LAST week I watched a drama about a doctor who performs heroic surgery, whose closest colleague is a bit of a ninny, whose hospital is a randy place save for one token horn-rimmed frump, who lives in a dream home with a blonde wife but probably doesn’t love her, who back at the randy hospital fancies the new recruit, a cool and alluring brunette unlikely to put up with the not-very-casual sexism of the day.
STV, Thursday, 9pm
Masters Of Sex
Channel 4, Tuesday, 9pm
Channel 4, Monday, 10pm
That was Masters Of Sex and then I watched Breathless. Same deal. Doc, forceps, swooning staff, randiness, frumpiness, emotional aridity among the luxury furnishings, sexual frissons on the wards, leading to the thought: “When did women get so ballsy? Is there something in the air? Could it be some kind of crazy sexual revolution?” I can’t think of an example of scheduling as clodhopping as this. Or hype so lame. Both shows have been billed as the new Mad Men; neither, on the evidence of the first episodes, comes close. Most of us will only have room in our lives for one such series, so which will it be? Masters Of Sex is American, and Breathless is British. The former begins in 1956, the latter in 1961, so they’re almost equidistant from Mad Men’s starting point of 1959. Masters Of Sex is at least its own thing, being the story of sexologist William Masters’ pioneering survey which kind of started the crazy sexual revolution, which first the men of Mad Men and in later seasons the women would exploit. But Breathless is more of a direct steal, with gynaecologist Otto Powell a sexual conqueror like Don Draper and sporting the same haircut. It’s as if the format was run off Joan Holloway’s photocopier (you remember: the first-generation one installed in 1962, as big as a frigate, all hard, dull edges next to her curves). Oh, and Breathless has its own vampish redhead as well.
Otto is played by Jack Davenport. Early on he said “Thank you, theatre”, a line which could have come from Smash, his Broadway-set drama. Davenport is Smash’s leading alpha male, a competition with just the one entrant, but here he gets to tell the soon-to-be-married redhead “You’ll be wasted in the kitchen”, leave his wife picking fag butts out of the shagpile after a party and keep a gun. The danger element in his perfect existence looks set to come from the illegal abortions he does for posh women (“I’ve been such a silly muffin,” admits one) and from Iain Glen, who in the final scene was skulking in Otto’s garden behind a Terry-Thomas moustache. That’s the trouble with these shows billed as the next Mad Men, the British ones at any rate: they can’t be subtle, artful portraits of a time of great social change relying on terrific dialogue; they have to add a clunky mystery element. The Hour was exactly the same.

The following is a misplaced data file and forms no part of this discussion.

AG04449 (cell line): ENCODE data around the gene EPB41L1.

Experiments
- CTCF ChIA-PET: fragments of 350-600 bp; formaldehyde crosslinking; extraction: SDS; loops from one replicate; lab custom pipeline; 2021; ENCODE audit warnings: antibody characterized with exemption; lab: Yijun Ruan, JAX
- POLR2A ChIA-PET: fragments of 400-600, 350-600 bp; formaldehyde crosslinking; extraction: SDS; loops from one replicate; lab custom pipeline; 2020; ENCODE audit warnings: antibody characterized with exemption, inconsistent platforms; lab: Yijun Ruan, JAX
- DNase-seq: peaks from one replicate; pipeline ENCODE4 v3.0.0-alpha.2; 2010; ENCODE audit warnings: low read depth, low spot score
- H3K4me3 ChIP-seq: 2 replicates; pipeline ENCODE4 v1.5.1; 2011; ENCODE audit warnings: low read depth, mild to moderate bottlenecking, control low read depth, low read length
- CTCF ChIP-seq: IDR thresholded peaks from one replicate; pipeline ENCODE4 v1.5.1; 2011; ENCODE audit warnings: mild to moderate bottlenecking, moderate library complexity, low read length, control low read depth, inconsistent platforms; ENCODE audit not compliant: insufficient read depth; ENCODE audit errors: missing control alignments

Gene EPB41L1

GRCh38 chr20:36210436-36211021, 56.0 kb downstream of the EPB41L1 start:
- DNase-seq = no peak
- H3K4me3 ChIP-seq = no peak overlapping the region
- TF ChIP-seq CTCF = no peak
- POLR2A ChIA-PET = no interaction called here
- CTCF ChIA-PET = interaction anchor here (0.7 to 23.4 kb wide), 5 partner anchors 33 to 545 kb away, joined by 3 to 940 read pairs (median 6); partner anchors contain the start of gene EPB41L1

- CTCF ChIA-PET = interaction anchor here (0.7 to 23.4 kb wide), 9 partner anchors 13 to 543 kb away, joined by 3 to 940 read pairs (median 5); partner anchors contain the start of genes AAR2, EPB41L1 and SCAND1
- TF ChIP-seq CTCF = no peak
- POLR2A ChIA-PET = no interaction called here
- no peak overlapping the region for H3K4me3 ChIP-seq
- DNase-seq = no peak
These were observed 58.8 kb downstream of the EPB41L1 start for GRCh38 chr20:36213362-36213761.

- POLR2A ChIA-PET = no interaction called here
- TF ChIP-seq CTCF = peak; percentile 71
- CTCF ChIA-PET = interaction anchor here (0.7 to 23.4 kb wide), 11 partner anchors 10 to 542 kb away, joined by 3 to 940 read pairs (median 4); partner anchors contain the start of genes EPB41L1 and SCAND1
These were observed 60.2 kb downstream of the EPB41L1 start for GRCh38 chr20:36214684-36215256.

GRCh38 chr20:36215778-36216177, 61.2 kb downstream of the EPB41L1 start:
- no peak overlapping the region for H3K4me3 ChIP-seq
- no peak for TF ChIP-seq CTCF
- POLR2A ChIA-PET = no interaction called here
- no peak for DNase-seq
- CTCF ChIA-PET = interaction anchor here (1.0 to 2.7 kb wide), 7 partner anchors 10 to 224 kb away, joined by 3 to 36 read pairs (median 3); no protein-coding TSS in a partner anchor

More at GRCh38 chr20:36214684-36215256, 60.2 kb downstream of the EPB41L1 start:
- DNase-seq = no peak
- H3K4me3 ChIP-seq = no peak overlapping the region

There were times in Masters Of Sex when I half-expected Terry-Thomas to pop his head round the door. Such a moment was when Masters himself (Michael Sheen), trying to persuade his boss of the merits of studying the female orgasm, produced a formidable glass vibrator containing a camera and invited him to watch. “I don’t like where this is going,” said the boss, although Masters chose to ignore the innuendo.
He’s a strange fellow, for sure. A man professionally obsessed with sex who doesn’t appear to like it personally, or at least not with his wife, insisting on a mechanical and unerotic procedure as the best way to conceive, despite her pleas for even just some eye contact. I like Sheen but he’s not playing a super-confident man such as Tony Blair or Brian Clough, one who rather likes the sound of his own voice, and he seems to be struggling in such an uptight role. Masters may loosen up, though, having appointed Virginia Johnson as his assistant. An ex-nightclub singer, played by Lizzy Caplan, she loves sex in a way that shocks him, then intrigues him. She instantly got the significance of the study – “This could bring about the biggest change in women’s lives since the right to vote” – and enthusiastically recruited people willing to be wired up and studied having sex. Masters left her thinking about his suggestion they should bonk – purely in the interests of research, of course.
I don’t have a one-track mind; I only review programmes that get shown. Sex Box does what it says on the box: couples have sex in a box and then discuss it with a panel of experts. There are no cameras inside the structure, which nevertheless fascinates. How long before a Homebase inquiry desk gets the first request for help in knocking up a sex box in a back garden?
International Football, Sky Sports 1, Tuesday, 7.30pm
World Cup qualifying finishes and once again Scotland won’t be involved at the business end. Finishing with a win, though, would complete a double over Croatia and give Gordon Strachan, right, hope for the future.
Veep, Sky Atlantic, Wednesday, 10.35pm
I hope The Tunnel works; not all transfers do. The US version of The Thick Of It did, though, and here’s the second season featuring great lines such as: “You can’t reason with him. It would be like explaining Supertramp to a Komodo dragon.”
The Tunnel, Sky Atlantic, Wednesday, 9pm
While waiting for the second series of The Bridge, here’s an Anglo-French remake of the original. A woman’s body is found at the midway point in the Channel Tunnel. Stephen Dillane and Clémence Poésy investigate.